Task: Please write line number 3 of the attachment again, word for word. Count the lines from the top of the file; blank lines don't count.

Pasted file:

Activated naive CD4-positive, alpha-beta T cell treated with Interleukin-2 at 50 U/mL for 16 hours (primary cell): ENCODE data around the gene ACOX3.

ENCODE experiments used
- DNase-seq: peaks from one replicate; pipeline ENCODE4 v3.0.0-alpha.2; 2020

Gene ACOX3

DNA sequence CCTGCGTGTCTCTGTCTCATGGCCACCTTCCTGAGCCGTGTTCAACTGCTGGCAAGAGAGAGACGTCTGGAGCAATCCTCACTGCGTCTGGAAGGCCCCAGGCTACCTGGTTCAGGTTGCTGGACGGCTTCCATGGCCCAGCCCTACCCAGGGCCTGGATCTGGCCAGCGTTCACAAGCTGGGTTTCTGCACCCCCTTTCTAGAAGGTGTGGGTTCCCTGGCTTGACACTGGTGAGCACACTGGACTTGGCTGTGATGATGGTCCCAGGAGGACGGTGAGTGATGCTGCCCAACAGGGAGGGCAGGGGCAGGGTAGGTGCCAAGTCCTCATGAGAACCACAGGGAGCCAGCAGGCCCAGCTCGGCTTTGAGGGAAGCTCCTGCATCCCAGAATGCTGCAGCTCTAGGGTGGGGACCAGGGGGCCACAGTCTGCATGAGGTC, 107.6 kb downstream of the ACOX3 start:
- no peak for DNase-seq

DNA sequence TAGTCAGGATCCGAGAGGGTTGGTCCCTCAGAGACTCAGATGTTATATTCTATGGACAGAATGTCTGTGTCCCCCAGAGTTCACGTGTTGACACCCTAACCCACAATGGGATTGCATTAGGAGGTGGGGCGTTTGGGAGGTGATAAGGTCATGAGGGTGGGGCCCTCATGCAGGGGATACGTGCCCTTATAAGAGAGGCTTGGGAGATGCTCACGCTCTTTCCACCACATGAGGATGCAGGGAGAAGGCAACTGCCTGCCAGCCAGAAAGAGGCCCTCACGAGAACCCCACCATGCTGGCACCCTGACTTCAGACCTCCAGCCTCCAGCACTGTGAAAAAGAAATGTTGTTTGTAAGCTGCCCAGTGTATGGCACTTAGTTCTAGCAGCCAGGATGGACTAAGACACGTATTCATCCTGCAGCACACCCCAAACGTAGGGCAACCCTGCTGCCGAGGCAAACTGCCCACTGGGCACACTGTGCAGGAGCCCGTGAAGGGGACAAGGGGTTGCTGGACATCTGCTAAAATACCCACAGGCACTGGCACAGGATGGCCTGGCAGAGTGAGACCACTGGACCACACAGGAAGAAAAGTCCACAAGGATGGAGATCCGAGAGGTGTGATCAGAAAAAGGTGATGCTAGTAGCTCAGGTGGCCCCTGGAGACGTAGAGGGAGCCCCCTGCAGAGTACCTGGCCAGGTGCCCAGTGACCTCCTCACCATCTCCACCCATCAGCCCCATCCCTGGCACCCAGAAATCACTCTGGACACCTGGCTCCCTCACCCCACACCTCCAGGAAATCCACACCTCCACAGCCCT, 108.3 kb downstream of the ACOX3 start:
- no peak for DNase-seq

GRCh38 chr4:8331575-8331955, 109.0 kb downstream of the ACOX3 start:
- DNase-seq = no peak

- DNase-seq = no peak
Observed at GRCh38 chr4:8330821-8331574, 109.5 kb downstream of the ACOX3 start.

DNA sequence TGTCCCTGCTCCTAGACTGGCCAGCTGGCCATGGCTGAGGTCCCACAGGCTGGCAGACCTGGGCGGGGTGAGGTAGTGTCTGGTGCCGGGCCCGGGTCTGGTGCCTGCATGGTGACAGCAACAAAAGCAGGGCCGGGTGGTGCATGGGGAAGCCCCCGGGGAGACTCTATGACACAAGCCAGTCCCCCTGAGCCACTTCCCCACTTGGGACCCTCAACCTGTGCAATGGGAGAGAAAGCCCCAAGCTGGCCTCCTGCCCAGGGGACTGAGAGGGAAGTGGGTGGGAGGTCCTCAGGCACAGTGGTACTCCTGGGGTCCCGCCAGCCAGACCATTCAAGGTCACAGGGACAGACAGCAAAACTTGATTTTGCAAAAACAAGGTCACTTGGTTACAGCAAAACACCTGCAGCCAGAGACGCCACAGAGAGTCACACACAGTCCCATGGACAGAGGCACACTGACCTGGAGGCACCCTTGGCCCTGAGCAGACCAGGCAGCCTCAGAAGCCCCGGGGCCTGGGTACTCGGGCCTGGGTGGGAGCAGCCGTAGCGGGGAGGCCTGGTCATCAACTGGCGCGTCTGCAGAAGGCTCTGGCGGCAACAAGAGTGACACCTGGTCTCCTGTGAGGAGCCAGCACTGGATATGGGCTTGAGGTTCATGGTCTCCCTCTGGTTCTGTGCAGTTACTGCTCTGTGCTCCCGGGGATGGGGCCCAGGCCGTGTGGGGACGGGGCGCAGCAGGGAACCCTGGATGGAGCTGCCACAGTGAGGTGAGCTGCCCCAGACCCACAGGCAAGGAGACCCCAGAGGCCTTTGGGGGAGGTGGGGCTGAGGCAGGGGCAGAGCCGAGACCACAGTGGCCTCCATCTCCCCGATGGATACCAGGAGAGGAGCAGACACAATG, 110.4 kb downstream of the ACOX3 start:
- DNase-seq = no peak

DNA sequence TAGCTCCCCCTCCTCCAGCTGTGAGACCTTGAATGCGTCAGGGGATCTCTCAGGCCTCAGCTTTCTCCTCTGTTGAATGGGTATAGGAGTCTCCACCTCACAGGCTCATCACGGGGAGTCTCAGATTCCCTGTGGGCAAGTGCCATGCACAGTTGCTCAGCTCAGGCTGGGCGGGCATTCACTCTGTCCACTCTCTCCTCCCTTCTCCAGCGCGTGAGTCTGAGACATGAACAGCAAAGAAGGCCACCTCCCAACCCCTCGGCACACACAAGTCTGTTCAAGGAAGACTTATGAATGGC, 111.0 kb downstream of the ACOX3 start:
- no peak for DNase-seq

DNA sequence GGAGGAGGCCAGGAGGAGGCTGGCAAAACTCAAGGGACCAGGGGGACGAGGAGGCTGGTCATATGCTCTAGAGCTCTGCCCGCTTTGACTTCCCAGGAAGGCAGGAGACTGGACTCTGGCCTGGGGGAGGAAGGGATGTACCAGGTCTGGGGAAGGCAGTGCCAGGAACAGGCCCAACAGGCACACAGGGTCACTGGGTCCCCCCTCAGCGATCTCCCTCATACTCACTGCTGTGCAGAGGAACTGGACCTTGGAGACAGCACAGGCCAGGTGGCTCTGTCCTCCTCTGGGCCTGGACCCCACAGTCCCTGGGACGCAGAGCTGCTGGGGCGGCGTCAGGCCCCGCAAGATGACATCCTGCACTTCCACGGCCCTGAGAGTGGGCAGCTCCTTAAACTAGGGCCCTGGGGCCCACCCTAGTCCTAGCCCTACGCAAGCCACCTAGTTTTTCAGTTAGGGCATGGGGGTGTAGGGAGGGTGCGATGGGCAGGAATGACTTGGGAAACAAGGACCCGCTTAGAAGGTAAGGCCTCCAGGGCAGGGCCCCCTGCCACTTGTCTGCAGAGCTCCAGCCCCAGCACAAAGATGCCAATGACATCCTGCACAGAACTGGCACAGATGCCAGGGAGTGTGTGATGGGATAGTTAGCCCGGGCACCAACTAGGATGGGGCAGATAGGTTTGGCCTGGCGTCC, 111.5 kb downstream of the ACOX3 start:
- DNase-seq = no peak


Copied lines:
- DNase-seq: peaks from one replicate; pipeline ENCODE4 v3.0.0-alpha.2; 2020